I told the six young men that, from my own perspective, there were better ways than marijuana 9and even painkillers). I saw team mates begin to feel the high of painkillers and the lows. I stopped. I turned instead to meditation. After practice, I would take off my shoulder pads and cleats, find a secluded spot in the upstairs of our football building, and simply spend an hour or so decompressing from the day.
I don’t pretend, however, that my way was the only way or the right way – it was the only way and the right way, for me – yet the NFL diffuses and denies the problem while the NCAA looks only to draw attention to better prescription techniques.
Maybe there is a different way. In a lengthy piece by The Guardian last year, NFL player Eugene Monroe was interviewed concerning the growing problem in the NFL.
“Monroe, who does not use marijuana due to the NFL ban, said that at least 30 of his teammates have privately expressed support for his campaign and that he has talked to dozens of others in the NFL who share his beliefs.
Most players live with intense pain that is hard to articulate to those who haven’t played football, he said. “We lunge ourselves at each other as hard as we can … and it hurts,” he said, adding: “You continue to play through those injuries.”
In that vein, he is backing research into the use of cannabis and other substances ability to help players and their families with the pain. There are certainly better ways than opioids. The rate of abuse is climbing and as players get bigger and stronger, expect the problem to get worse. As we know, whatever problems plague the NFL will filter their way down to its ‘minor league affiliate’ NCAA football.
Personally, I could not think of a worse problem to filter down than misuse and abuse of opioid pain-killers. Make no mistake, though, that it is already happening on college campuses around the nation.
In that same ‘previous life’ as a power lifter, I also spent some time as a strength coach. I spoke with a lot of kids, a lot of coaches, and a lot of fans. One thing I know is that the use of marijuana was wide spread. By one estimate, over 50-percent of all college athletes – men and women – use marijuana on a semi-regular basis. On a college campus, this is hardly shocking. But it is indicative that young men and women who play intercollegiate athletics are looking to relieve stress, pain, or some combination thereof.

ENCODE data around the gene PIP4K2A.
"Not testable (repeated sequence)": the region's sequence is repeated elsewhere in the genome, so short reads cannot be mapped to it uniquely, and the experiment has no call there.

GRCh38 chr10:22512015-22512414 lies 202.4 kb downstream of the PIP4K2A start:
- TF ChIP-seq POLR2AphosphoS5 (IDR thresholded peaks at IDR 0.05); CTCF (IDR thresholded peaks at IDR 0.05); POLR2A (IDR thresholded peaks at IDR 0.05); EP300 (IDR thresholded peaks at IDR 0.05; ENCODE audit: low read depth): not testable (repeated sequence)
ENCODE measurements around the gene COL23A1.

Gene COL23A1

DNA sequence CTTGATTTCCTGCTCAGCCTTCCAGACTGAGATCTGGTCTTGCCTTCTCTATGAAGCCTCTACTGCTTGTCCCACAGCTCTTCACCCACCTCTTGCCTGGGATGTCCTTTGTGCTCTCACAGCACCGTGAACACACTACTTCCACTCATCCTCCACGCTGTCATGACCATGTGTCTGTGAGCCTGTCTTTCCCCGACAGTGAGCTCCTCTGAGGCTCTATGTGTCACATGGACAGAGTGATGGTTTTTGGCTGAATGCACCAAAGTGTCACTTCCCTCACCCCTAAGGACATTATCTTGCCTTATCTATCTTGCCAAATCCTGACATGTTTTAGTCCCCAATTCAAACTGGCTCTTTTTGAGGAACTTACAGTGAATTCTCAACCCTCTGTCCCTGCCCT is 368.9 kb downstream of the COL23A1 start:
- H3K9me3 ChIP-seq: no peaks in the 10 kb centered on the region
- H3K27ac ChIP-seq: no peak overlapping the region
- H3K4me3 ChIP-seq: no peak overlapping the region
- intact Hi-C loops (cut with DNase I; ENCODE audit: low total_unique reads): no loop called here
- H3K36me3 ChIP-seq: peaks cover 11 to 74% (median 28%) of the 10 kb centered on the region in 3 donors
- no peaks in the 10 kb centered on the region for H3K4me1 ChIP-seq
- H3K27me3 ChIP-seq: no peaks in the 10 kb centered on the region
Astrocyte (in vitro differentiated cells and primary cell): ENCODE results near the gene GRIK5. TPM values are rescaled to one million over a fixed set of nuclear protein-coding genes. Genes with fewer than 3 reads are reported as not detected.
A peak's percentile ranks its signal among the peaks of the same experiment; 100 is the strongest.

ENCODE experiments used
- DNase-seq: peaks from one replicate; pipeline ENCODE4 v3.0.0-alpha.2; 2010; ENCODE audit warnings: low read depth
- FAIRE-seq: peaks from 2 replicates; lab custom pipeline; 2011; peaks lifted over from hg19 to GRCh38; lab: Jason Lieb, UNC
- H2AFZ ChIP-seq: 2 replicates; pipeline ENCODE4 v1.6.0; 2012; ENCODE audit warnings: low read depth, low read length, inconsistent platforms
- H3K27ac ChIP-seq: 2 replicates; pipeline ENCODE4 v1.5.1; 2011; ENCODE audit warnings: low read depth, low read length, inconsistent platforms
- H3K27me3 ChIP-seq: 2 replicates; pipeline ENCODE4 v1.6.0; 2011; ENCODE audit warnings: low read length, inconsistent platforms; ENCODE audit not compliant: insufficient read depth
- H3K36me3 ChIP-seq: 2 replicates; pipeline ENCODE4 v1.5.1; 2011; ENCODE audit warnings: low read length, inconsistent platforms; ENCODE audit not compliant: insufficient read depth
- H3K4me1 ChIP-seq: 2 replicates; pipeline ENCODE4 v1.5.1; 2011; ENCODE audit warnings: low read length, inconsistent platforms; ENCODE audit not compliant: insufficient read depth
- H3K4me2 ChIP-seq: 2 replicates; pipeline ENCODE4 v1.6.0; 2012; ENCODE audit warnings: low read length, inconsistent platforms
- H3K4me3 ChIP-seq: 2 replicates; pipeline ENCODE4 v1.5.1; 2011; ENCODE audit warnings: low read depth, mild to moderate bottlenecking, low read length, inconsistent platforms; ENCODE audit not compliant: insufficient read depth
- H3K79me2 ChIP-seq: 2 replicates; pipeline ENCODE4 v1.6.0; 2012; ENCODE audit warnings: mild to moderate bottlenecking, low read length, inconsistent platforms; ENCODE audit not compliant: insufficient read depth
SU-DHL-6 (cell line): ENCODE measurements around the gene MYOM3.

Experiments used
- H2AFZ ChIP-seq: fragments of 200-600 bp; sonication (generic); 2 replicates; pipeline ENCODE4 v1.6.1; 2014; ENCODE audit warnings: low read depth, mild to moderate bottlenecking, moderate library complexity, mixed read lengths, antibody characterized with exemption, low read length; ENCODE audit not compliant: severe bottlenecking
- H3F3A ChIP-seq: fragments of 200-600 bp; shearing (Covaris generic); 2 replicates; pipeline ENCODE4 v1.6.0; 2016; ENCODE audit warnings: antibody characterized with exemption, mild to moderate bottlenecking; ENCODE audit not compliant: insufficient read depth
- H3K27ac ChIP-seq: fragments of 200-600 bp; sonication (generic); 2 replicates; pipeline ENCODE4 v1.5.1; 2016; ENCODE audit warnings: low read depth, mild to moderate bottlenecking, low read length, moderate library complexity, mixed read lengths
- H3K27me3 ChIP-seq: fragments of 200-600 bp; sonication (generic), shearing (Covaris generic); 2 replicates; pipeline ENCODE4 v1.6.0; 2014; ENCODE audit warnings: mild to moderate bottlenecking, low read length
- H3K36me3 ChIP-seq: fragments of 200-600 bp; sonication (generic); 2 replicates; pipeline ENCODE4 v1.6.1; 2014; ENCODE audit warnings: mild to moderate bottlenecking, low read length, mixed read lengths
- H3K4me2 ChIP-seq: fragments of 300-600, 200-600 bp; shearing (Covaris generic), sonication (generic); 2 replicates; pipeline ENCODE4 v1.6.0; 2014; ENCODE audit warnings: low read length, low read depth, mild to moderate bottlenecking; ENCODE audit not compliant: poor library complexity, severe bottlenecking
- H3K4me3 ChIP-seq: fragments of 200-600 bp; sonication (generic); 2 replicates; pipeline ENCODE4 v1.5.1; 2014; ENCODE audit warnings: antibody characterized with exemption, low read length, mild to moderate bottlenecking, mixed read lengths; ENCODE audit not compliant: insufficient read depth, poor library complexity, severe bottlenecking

We worry about whether college athletes are getting compensated fairly and that is where the diffusion of a problem begins. It is like an illusionist on stage. David Copperfield did not actually make an elephant disappear, he simply coaxed your mind to look away from reality. While we are busy staring at the train-wreck of negative publicity surround concussion lawsuits, how much impact do pain killers have on chronic traumatic encephalopathy? The two are very likely inextricably linked. This double whammy of brain damage and drug addiction comes at a great cost to both families and society as a whole.
There are real problems, but potential real solutions to both of these problems. As we watch over the next few weeks while former college players sign NFL contracts and begin to make that ‘dream come true’ a reality, let’s not lose sight that many of them will suffer significant pain; some will be prescribed pain killers, and some will become addicted.
There is a growing problem here and there is no bliss in ignorance.
As I have written in the past, the sport of football is full of beauty. It is also full of collisions and significant pain at times. Let’s keep in mind the real struggles faced by many on the playing field and off as they further their dreams.
Personally, I support the value of finding alternatives to opioids for dealing with pain. Maybe if we can stop the pain-killer addiction in the NFL, we can then find a way to deal with concussions and better protecting the men who play this sport we love so much.
Optimism is the faith that leads to achievement. Nothing can be done without hope and confidence – Helen Keller